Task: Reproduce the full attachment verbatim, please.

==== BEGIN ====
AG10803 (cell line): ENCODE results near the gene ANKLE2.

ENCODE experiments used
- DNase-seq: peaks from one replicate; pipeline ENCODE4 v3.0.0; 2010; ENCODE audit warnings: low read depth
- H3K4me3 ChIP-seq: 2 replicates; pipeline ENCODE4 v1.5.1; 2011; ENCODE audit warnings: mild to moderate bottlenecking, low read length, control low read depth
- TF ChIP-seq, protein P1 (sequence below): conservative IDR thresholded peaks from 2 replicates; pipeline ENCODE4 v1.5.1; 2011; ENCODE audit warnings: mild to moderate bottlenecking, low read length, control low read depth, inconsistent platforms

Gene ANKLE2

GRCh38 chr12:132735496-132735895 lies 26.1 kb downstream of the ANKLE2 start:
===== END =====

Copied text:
AG10803 (cell line): ENCODE results near the gene ANKLE2.

ENCODE experiments used
- DNase-seq: peaks from one replicate; pipeline ENCODE4 v3.0.0; 2010; ENCODE audit warnings: low read depth
- H3K4me3 ChIP-seq: 2 replicates; pipeline ENCODE4 v1.5.1; 2011; ENCODE audit warnings: mild to moderate bottlenecking, low read length, control low read depth
- TF ChIP-seq, protein P1 (sequence below): conservative IDR thresholded peaks from 2 replicates; pipeline ENCODE4 v1.5.1; 2011; ENCODE audit warnings: mild to moderate bottlenecking, low read length, control low read depth, inconsistent platforms

Gene ANKLE2

GRCh38 chr12:132735496-132735895 lies 26.1 kb downstream of the ANKLE2 start: